Article
Moyamoya syndrome is an unusual cerebrovascular disorder, which has rarely been reported in association with hereditary spherocytosis. We present the case of a 6-year-old boy with hereditary spherocytosis who was diagnosed with Moyamoya syndrome following a stroke. We discuss why these conditions may coexist and briefly outline the management of su...
Article
The teaching and training of doctors-in-training in paediatrics has become increasingly challenging in recent times. All too often there is a perception that training must come second to service provision. In this article, the case of a child with community-acquired pneumonia is considered and used to illustrate how a culture of teaching can be emb...
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Background Suboptimal adherence to inhaled steroids is common in children with asthma and is associated with poor disease control, reduced quality of life and even death. Previous studies using feedback of electronically monitored adherence data have demonstrated improved adherence, but have not demonstrated a significant impact on clinical outcome...
Article
Purpose: This paper presents a statistical approach for the prediction of trabecular bone parameters from low-resolution multisequence magnetic resonance imaging (MRI) in children, thus addressing the limitations of high-resolution modalities such as HR-pQCT, including the significant exposure of young patients to radiation and the limited applica...
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Full-text available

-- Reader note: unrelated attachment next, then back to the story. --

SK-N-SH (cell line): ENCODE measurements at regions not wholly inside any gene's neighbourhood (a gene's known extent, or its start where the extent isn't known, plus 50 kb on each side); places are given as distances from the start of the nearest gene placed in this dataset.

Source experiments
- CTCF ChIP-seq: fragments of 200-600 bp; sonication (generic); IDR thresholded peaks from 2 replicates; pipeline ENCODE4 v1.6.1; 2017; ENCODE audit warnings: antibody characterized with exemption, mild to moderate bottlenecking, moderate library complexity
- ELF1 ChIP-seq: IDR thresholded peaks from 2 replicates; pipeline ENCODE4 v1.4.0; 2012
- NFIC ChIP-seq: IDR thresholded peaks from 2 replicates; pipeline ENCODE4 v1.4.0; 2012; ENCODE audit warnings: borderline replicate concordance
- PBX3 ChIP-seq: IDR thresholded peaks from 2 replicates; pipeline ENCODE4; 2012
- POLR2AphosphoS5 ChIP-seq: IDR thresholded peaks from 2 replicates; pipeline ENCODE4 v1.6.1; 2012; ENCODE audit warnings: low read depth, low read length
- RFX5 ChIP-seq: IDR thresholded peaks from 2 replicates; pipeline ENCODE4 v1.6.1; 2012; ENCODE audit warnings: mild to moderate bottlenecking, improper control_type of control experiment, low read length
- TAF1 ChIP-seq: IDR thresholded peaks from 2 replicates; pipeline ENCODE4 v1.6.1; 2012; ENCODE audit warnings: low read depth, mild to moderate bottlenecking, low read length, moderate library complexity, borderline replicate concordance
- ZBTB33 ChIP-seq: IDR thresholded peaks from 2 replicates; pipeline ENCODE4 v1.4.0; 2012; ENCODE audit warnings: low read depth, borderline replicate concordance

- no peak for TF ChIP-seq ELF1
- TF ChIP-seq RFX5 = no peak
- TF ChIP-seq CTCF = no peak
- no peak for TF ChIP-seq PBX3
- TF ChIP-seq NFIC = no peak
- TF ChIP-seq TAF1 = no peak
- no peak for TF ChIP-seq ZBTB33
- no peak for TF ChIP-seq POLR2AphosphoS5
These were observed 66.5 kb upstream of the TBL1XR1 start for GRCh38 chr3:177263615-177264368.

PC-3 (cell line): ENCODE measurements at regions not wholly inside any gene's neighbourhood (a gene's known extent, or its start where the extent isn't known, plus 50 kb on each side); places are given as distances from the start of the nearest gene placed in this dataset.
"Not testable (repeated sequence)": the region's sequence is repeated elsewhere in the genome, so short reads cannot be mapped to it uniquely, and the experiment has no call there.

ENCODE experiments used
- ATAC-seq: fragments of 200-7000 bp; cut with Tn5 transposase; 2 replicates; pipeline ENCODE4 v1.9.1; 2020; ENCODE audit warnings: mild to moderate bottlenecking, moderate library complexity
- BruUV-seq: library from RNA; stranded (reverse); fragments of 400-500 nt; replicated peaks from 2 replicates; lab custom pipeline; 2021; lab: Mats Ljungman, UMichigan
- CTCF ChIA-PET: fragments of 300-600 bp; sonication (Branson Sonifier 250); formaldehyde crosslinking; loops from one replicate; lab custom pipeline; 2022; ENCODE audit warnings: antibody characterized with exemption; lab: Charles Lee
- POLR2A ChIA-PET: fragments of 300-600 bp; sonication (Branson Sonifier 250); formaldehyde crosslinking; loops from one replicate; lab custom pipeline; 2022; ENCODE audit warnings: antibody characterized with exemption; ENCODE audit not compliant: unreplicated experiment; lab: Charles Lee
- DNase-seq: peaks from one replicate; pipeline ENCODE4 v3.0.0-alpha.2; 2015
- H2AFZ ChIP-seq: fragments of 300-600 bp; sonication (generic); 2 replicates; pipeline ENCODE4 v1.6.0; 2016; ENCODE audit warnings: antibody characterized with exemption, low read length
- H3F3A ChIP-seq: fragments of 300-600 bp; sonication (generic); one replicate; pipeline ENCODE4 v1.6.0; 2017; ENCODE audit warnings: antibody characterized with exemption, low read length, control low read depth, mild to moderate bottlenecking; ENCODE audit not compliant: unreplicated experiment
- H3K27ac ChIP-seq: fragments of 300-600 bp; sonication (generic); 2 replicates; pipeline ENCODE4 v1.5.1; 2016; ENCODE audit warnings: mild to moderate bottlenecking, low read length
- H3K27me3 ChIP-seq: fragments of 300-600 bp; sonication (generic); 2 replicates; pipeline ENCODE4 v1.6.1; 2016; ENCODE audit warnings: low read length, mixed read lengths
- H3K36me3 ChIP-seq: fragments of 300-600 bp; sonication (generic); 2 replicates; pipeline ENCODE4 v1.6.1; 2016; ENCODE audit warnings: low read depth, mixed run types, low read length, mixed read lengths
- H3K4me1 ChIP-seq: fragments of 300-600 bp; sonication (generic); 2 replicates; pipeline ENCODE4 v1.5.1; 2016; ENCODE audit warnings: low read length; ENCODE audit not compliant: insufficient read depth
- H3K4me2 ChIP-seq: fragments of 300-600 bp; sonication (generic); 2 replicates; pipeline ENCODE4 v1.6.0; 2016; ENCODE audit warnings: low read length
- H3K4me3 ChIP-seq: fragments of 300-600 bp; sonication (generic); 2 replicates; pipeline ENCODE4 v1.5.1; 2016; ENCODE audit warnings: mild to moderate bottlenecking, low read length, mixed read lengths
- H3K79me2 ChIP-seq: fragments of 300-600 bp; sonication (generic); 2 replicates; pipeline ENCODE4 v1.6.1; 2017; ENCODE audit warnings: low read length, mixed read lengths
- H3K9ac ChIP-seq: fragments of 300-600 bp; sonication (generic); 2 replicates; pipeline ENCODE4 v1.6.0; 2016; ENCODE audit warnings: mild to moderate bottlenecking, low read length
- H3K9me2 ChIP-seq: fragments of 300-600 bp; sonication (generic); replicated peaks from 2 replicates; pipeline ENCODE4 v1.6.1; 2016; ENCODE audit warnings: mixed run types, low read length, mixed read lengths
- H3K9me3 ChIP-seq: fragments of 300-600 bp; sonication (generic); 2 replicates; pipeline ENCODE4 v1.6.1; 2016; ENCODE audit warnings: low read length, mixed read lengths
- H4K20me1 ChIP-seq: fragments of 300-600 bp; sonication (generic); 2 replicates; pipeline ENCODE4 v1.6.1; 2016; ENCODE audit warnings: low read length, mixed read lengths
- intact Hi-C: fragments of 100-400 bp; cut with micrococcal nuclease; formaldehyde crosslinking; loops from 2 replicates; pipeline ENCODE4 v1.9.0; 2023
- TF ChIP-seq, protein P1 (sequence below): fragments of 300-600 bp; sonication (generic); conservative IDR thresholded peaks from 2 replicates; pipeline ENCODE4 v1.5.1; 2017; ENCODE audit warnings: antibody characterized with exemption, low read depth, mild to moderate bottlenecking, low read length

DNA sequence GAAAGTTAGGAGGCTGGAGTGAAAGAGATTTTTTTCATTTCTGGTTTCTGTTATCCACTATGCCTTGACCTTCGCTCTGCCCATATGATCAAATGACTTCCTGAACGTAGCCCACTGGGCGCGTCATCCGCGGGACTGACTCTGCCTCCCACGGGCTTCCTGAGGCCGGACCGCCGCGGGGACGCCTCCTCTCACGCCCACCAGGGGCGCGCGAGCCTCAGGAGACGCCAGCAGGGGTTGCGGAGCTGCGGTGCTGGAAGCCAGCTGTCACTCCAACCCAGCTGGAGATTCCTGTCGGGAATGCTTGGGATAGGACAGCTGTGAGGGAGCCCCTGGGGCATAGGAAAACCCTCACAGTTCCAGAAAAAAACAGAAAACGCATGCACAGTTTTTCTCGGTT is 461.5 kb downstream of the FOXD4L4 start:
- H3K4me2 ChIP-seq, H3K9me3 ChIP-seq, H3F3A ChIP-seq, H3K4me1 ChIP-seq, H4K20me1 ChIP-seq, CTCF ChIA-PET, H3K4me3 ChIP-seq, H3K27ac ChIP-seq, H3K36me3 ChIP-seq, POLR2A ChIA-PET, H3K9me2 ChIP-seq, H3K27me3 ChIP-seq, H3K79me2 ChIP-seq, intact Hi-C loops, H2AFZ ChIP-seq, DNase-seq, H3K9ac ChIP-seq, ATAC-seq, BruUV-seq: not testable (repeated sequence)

Clustered regularly interspaced palindromic repeats (CRISPR)/Cas9 is a gene-editing technology causing a major upheaval in biomedical research. It makes it possible to correct errors in the genome and turn on or off genes in cells and organisms quickly, cheaply and with relative ease. It has a number of laboratory applications including rapid gener...
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Paediatric sepsis is an important cause of morbidity and mortality in children. However, in a primary care setting it remains uncommon. This is a review of the current understanding of paediatric sepsis together with evidence-based advice about its recognition and management in primary care.
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Poor inhaler technique is common in children with asthma. It has been estimated that at least 50% of patients do not use their inhalers properly.1 This is associated with asthma instability, an increase in hospital attendances and a reduced quality of life.2 The media can encourage safe health practices but can also have negative effects on health...
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Beckwith-Wiedemann syndrome (BWS) is a congenital growth disorder characterised by abdominal wall defects, macroglossia and somatic gigantism. A number of associated features, including gastrointestinal and urinary tract polyps, have been described, but there are no previous reports of oral polyps occurring in this syndrome. We describe the first c...
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Plunkett and Tong advocate using the “paediatric sepsis six” in the management of children with sepsis.1 This is stated to be an operational tool designed to improve adherence to national guidelines. However, given that it includes advice on diagnosis and recognition of sepsis it is also likely to …
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Neuroblastoma is the most common extracranial cancer in childhood. High-risk neuroblastoma continues to have a poor prognosis and there is an urgent need to design biologically based therapies that specifically target the pathways responsible for malignant transformation and progression. One such pathway is the PI3K/Akt/mTOR pathway. In this articl...